Chestnut Eared Aracaris (Pteroglossus castanotis) enjoy the widest distribution of any Aracari species and are one of the most common and easily observed of all the toucans in the wild. They are a lowland species found throughout western Brasil north to eastern Colombia and south through eastern Peru to northern and eastern Bolivia and northern Argentina. They are commonly seen in close connection with human habitation, visiting small towns and farms, where we have seen them eating ripe papayas still on the tree.

The Chestnut-Eared Aracari is the largest of the smaller toucans weighing an average of 300 grams. It is similar in appearance to the Black Neck Aracari, except it is larger and more colorful. The Chestnut Eared has a dark brown beak except for a yellow-orange stripe running longitudinally along the upper side of the culmen broadening as it moves forward to the tip, which is entirely dull yellow. The iris is white (sometimes yellow), and the eyeskin varies from turquoise to dark gray. The crown is black with the throat, ears and nape chestnut brown. The back, wings and tail are olive green and the rump is red. Whereas the Black Neck has olive thighs, the Chestnut has brown thighs.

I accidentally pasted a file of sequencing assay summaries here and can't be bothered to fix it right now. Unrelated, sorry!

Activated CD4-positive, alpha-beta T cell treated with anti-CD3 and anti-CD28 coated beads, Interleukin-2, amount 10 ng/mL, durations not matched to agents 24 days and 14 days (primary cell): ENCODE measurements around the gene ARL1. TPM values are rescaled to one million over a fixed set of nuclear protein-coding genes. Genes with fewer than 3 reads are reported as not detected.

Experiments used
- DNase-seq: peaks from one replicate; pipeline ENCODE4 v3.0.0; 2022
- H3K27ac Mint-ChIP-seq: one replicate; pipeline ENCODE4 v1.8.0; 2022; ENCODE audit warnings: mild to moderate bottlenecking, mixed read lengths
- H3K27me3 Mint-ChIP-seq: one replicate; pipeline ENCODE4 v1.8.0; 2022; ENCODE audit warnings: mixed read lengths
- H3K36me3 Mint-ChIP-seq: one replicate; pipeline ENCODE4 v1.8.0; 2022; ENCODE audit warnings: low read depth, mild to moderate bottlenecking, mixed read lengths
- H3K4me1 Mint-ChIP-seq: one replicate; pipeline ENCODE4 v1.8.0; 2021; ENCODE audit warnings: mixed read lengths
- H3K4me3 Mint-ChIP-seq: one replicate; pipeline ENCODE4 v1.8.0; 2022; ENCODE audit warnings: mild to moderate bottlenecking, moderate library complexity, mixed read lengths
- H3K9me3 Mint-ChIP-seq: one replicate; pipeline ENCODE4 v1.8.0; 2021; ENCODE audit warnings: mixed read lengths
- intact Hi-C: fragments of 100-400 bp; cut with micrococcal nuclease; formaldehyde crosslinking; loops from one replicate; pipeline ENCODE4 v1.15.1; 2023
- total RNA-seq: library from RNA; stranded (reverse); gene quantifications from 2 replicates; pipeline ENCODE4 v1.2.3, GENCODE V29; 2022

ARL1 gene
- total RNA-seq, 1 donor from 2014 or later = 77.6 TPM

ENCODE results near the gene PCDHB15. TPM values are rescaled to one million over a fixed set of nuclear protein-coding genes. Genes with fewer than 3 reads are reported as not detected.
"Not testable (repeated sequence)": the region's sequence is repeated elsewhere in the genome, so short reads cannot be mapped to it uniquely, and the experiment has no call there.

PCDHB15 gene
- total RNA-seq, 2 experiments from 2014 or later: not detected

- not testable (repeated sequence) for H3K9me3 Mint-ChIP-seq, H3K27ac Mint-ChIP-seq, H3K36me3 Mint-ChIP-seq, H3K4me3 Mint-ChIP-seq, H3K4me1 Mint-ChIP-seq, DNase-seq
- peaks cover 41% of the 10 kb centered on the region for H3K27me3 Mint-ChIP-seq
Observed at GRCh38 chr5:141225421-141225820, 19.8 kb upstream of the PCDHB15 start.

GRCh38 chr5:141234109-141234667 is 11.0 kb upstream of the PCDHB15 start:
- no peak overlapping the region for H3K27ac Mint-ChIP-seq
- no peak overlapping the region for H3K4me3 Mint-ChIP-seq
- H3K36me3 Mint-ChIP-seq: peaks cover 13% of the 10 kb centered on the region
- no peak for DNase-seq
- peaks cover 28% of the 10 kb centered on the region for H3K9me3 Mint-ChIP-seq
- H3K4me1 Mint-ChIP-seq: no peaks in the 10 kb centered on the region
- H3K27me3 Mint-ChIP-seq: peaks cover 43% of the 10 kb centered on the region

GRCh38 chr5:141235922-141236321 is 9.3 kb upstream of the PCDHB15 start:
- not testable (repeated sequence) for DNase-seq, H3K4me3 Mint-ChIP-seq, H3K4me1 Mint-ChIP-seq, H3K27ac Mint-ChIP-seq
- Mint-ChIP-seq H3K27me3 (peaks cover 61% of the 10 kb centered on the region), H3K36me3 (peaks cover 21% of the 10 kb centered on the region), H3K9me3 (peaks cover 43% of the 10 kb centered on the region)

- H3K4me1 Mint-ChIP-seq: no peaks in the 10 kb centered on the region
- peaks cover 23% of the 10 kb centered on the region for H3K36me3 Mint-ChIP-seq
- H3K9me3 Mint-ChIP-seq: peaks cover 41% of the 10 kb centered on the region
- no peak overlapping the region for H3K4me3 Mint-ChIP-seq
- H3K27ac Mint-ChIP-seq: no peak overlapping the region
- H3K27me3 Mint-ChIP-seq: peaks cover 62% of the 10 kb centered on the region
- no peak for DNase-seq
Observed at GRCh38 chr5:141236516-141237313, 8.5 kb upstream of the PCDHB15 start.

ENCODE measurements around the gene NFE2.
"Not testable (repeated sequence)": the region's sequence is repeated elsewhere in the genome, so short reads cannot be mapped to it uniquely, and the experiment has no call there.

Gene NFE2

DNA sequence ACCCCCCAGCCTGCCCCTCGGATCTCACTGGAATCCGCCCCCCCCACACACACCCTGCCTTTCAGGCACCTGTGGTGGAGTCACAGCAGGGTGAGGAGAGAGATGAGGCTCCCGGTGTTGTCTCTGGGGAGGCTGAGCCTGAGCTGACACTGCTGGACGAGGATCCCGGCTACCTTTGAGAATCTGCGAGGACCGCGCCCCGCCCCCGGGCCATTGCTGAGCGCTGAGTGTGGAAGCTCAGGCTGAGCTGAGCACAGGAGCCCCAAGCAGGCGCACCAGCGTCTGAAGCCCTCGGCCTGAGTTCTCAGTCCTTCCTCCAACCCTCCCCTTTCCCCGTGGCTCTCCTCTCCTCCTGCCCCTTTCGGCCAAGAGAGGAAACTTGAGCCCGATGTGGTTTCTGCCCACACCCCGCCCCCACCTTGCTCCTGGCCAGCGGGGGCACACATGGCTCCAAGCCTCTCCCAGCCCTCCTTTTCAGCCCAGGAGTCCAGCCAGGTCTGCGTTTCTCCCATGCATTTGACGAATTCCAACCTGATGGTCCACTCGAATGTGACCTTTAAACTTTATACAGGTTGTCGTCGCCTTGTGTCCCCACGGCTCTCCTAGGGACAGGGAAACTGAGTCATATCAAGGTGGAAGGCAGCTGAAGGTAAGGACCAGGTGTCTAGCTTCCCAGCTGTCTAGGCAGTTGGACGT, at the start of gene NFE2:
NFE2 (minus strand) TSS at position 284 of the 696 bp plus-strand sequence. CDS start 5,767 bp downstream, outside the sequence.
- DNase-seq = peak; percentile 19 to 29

Chestnut Eared Aracaris have never been common in captivity in the U.S., surprisingly so since they are so very common in the wild. Emerald Forest has been fortunate in acquiring a number of pairs of Chestnut Eared Aracaris since 2003 and these birds have proven to be excellent breeders. We have raised a number of them, most of which have been held back for future breeding until now and are available to the general bird loving public.

Chestnut Eareds are attractive aviary birds and make wonderful pets. They are among the two or three most intelligent of the small toucans, very docile, imprint quickly when handfed as babies and are easy to teach tricks and to potty train. They enjoy the company of people, like to be scratched on the head and neck and will sit and purr contentedly in your lap for hours. Their care is the same as for all other toucans. They come highly recommended.

First captive breeding: May 27, 1983 by Rod Barth.
CITES status: not listed.